PCT Long Distance Permit
The fourth in a line of permissions and permits (Entry into Canada via the PCT, California Campfire Permit & US tourist visa) the PCT Long Distance Permit allows me overnight access anywhere along the trail and permission to travel on alternative trailheads to reach resupply towns.
The permit came with a letter from the Pacific Crest Trail Association, outlining some of the fire regulations and their backcountry best practise, whilst congratulating me on my decision to hike the trail. The letter was inspiring, ending with a line I thought really summed it up: “the Pacific Crest Trail exists because people like you have translated their passion into action.”
Trail Designs Caldera Cone stove set.
The stove has arrived just in time to start practising some basic cooking in conjunction with developing some kind of meal plan. It’s extremely light weight, due to the fact the pot is small enough to fit in a dolls house and the rest of the pieces fit inside a plastic caddy which doubles as a cup and bowl. I had read on many blogs that you can make your own similar stove at home using an aluminium baking pan as a windshield and a soda can to burn fuel in. I didn’t expect Trail Designs would ACTUALLY make the burner system out of soda can!
My weeny non stick cooking pot (pictured right).
Trail Design’s alcohol stove made from a Diet Ginger Ale can.
With my feet up on the coffee table it’s hard to believe the anguish I was going through earlier today climbing up and down the gorges inside Berowra Valley Regional Park. 14km felt more like 40km with the amount of climbing involved in this section of the hike.
I woke at 6am to kookaburras and buzzing mosquitos and after completing my back stretching ritual, started packing my backpack before taking down the tent. The Crosslands campsite was actually only 10 minutes down the path but there was another school group camping there so I was thankful I had my own quiet spot.
At Crosslands I met a Chinese man and his elderly father who were also planning to hike to Cowan. They were enquiring as to where the trail started so we walked to the beginning of the track together and I left ahead of them, hoping they wouldn’t catch up too quickly given the father had to be in his 70’s.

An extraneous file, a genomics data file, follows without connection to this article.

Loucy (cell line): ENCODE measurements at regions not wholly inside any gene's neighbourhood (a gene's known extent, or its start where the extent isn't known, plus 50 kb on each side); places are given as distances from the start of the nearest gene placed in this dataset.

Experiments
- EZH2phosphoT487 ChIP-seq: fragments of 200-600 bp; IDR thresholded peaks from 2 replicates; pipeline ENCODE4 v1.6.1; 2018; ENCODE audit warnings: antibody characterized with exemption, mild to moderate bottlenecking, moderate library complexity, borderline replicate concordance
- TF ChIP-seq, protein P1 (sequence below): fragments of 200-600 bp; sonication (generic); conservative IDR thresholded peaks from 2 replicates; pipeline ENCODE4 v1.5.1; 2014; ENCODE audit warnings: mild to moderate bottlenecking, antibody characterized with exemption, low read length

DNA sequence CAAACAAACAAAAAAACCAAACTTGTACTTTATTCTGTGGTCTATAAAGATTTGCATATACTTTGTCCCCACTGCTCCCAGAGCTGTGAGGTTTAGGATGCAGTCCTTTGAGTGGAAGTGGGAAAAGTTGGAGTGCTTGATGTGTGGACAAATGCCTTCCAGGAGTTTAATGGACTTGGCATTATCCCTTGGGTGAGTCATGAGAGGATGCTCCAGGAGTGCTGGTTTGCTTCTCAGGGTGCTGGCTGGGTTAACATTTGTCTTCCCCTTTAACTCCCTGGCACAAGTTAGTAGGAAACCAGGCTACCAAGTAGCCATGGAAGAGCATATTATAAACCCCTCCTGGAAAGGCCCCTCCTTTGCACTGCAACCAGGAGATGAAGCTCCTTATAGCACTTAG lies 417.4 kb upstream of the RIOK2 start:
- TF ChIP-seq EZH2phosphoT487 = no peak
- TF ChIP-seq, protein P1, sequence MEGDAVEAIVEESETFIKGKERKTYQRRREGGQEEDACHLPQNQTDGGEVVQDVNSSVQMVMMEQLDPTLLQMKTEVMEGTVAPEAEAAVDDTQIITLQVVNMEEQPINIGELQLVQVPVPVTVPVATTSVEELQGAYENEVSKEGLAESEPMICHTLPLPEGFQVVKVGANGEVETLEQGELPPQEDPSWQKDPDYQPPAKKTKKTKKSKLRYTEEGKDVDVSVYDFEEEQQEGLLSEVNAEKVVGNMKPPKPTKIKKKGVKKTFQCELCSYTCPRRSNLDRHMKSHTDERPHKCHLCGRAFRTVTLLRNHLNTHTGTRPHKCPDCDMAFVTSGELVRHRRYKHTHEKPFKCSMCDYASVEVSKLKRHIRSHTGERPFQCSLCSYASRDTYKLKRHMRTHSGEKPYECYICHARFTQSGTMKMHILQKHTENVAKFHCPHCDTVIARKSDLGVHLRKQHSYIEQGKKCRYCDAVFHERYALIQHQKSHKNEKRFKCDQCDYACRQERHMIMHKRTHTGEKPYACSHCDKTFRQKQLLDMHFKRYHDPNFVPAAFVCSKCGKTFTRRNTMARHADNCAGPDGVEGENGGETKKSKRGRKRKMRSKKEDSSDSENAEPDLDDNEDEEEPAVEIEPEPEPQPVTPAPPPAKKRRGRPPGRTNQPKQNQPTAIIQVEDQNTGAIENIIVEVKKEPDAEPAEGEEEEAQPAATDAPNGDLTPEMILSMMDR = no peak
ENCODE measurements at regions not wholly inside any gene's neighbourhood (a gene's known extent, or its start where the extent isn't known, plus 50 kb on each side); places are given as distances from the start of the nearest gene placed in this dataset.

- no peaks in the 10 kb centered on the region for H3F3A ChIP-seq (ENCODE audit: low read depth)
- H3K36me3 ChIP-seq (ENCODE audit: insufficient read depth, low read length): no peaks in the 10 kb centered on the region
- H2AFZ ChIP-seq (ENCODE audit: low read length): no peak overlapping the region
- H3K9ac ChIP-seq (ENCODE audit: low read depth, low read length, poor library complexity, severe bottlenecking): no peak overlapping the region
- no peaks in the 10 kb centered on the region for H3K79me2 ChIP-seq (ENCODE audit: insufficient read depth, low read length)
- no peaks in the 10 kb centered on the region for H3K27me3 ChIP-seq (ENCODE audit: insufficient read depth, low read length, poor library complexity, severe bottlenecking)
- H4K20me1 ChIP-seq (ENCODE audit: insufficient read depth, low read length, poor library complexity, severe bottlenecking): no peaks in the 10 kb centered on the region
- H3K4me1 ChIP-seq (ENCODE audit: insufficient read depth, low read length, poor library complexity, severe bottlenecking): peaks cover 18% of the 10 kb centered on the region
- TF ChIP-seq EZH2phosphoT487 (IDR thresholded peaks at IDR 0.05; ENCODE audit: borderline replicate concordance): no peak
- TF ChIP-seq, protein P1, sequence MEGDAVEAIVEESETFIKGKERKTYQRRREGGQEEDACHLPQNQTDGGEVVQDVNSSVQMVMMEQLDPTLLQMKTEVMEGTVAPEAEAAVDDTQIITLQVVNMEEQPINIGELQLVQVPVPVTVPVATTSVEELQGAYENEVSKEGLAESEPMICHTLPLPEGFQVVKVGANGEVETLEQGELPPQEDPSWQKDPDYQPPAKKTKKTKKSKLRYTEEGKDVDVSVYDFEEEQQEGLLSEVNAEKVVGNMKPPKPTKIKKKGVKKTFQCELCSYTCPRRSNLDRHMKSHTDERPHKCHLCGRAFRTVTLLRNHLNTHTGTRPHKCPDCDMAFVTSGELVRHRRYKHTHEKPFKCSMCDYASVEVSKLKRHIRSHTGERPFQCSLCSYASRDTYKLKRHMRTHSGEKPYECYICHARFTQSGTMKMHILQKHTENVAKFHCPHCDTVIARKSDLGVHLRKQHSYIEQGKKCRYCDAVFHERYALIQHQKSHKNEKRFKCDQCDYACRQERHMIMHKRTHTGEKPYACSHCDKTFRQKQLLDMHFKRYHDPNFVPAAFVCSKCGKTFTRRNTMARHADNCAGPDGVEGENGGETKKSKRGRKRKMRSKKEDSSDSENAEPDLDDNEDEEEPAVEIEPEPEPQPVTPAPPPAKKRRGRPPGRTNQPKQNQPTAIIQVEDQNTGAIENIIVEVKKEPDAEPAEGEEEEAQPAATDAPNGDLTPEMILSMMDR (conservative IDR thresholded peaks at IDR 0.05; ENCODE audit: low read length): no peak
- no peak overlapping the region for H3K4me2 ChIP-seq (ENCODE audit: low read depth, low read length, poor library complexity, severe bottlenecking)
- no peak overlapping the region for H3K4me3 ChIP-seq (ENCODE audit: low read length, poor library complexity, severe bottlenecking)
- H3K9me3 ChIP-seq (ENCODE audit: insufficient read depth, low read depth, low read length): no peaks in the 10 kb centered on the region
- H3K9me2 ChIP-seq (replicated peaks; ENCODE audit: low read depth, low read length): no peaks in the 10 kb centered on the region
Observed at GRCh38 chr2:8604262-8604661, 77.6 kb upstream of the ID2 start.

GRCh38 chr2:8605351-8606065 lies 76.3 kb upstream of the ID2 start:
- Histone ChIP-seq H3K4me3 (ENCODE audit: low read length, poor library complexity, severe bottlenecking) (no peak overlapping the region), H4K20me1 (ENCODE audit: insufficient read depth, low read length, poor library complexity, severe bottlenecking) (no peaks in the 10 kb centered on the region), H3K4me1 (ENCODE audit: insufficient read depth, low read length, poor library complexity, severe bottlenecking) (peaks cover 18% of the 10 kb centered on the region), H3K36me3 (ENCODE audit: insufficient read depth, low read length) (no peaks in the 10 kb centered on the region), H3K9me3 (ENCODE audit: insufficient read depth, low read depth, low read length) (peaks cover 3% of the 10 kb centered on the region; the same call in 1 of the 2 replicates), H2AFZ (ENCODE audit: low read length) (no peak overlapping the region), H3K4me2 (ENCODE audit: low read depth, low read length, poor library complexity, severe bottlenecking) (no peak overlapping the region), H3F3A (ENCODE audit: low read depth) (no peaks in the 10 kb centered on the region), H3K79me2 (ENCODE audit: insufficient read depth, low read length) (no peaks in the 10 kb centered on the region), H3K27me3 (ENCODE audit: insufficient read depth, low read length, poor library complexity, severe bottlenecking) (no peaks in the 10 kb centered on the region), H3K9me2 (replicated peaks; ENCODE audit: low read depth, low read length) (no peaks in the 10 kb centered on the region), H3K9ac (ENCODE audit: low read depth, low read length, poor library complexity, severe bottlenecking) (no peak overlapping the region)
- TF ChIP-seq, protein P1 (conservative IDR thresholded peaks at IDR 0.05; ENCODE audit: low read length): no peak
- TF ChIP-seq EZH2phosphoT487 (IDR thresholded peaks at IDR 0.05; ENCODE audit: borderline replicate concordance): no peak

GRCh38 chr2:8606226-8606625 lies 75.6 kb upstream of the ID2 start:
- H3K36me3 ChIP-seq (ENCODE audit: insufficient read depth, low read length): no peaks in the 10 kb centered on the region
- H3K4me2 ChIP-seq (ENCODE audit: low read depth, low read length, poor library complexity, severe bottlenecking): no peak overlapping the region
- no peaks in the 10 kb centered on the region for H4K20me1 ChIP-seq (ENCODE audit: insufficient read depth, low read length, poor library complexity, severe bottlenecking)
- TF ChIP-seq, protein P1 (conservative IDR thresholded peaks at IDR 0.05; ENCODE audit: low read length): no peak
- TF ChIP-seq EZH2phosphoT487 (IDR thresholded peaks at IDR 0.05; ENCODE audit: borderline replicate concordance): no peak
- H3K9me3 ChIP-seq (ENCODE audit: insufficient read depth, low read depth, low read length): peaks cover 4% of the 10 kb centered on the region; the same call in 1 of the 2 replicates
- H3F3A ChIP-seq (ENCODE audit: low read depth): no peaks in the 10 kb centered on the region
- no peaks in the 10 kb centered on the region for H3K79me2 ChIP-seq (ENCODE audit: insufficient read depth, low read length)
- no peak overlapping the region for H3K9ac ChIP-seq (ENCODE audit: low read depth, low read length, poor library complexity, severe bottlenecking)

The climbing was TOUGH! There were many parts where I had to fold away my hiking poles to hold onto the rocks and haul myself and the extra 1/4 of my weight up. There was one particular climb which just never seemed to end. I was muttering obscenities under my breath and would have yelled so the whole valley could have heard me if my two friends weren’t close behind me.
Ground level looking over Berowra Waters.
The view over Berowra Waters after another hideous climb up!
I took a quick snack and toilet break at the base of Berowra Waters and was surprised when my two Chinese friends were sitting there happily eating their lunch. The younger man only spoke basic English but after expressing to them what a tough climb it had been he just laughed and nodded. His father hadn’t even worked up a sweat! They insisted I take the rest of their food because I obviously looked like I needed it. On one hand the juicy apples looked delicious, on the other hand the thought of carrying any extra weight was too much! I compromised and took only one giant apple, and some kind of preserved beef snack.
Some of the tricky rock climbs.
Despite my whining this was a truly stunning walk. What it did teach me was that every ounce of weight DOES make a difference, and that I’ll need to be meticulous when packing, especially if I’m expecting to carry seven days of food as opposed to just two!
Two days worth of food.
What was left over.
I crawled into camp tonight like a wobbly four legged spider, walking poles flailing in front and my legs dragging behind. Today was the most challenging 20km walk I’ve ever done, add a 14kg pack and 9 hours of walking and you can understand why I fell short of my actual target.
I’ve stopped about 30 mins from the Crosslands Reserve campsite, in a little clearing with no facilities just beyond a group of young women on a canoe expedition. There are a few freaky noises outside the tent including growling, scratching, the odd branch snap and a whole host of activity going on in the reservoir I’m next to.
Today was full of adventure, lunch with a group of lizards after a quick dip in the lagoon, an encounter with a tree snake, walked through a rifle range amid the sounds of gun shots, getting lost a couple of times and setting up the tent while fending off swarms of mosquitos! I snacked all day and now don’t feel like eating dinner plus I haven’t peed since lunch which means the 3L of water I drank wasn’t enough. Luckily when I finally reach the Crosslands campsite tomorrow I can fill up my water bladder.
The ground is pretty soft so I haven’t bothered blowing up my sleeping mat. I’m just lying on it with my sleeping bag on top. It’s so hot I doubt I’ll need my -10 degree bag!
I may venture out to pee before bed and will hopefully avoid the anaconda in the river and the growling gremlin outside!